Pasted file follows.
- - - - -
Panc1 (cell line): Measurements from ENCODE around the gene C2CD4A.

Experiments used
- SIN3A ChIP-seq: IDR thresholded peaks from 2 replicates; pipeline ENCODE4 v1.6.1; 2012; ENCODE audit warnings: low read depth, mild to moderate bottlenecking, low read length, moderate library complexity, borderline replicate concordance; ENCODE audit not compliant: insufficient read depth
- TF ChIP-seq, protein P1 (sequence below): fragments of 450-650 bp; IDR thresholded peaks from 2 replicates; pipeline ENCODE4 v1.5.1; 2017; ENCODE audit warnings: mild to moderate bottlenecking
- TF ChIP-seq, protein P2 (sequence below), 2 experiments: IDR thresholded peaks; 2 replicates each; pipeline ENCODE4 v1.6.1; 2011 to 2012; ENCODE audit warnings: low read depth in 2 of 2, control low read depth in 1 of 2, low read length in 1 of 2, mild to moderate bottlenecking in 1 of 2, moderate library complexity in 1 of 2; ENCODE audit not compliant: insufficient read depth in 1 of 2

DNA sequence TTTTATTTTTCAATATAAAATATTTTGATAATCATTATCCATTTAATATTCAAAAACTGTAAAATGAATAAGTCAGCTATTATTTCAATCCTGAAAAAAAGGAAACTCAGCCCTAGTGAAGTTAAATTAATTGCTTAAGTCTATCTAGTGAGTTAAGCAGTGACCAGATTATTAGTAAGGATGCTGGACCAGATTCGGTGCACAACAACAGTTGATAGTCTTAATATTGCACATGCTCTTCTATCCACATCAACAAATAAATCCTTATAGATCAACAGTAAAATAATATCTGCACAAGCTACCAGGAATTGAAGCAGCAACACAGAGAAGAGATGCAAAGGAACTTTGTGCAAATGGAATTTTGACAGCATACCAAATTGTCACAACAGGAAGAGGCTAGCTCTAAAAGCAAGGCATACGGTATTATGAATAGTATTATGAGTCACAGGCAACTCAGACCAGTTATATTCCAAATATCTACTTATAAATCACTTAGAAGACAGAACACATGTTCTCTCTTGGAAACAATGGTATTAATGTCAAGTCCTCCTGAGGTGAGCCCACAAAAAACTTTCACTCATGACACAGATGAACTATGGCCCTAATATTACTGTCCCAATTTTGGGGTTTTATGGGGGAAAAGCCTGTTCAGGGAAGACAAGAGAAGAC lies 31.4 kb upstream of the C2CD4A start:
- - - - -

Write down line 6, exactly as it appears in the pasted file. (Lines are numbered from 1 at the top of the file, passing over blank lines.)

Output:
DNA sequence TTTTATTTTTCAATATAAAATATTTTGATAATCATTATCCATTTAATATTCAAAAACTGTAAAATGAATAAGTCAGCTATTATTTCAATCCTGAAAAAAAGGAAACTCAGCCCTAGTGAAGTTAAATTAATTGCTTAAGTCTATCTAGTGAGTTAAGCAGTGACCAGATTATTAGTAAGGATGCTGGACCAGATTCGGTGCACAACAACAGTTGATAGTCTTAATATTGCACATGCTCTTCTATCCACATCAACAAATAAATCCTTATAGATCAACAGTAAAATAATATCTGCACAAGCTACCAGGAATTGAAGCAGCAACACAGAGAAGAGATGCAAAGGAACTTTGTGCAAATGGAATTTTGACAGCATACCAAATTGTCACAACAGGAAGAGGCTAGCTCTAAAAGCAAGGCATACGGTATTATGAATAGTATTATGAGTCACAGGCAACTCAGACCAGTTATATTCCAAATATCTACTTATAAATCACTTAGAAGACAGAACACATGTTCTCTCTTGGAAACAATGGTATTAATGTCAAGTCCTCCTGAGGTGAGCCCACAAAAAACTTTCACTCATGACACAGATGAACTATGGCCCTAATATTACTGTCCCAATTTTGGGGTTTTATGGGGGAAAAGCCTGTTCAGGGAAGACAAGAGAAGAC lies 31.4 kb upstream of the C2CD4A start: